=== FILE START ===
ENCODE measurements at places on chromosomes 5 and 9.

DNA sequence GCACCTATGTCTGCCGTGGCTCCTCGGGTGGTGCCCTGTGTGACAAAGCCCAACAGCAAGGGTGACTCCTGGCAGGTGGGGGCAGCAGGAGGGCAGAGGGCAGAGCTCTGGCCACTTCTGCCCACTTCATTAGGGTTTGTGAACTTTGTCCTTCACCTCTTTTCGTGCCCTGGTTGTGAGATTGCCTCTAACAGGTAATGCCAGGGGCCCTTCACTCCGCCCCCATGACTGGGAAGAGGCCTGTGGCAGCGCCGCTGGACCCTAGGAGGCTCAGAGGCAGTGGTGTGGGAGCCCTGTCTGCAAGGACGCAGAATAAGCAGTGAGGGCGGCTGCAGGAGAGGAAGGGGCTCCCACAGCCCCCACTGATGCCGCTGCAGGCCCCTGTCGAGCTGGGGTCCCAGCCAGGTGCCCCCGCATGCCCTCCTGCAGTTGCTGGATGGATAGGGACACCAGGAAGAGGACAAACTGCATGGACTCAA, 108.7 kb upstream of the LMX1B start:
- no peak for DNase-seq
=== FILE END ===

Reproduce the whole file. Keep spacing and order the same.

ENCODE measurements at places on chromosomes 5 and 9.

DNA sequence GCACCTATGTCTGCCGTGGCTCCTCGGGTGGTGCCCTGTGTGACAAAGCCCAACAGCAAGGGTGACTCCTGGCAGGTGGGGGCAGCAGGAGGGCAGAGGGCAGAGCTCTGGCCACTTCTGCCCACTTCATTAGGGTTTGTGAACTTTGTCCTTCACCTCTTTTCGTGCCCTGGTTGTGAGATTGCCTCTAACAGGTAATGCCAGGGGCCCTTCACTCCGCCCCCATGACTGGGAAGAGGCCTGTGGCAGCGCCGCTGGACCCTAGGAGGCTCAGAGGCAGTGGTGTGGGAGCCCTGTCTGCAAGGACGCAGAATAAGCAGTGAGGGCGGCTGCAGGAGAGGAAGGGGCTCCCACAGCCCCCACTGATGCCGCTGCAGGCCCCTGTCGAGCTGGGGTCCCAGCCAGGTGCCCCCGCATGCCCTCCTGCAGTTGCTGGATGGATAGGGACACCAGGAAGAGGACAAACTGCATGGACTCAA, 108.7 kb upstream of the LMX1B start:
- no peak for DNase-seq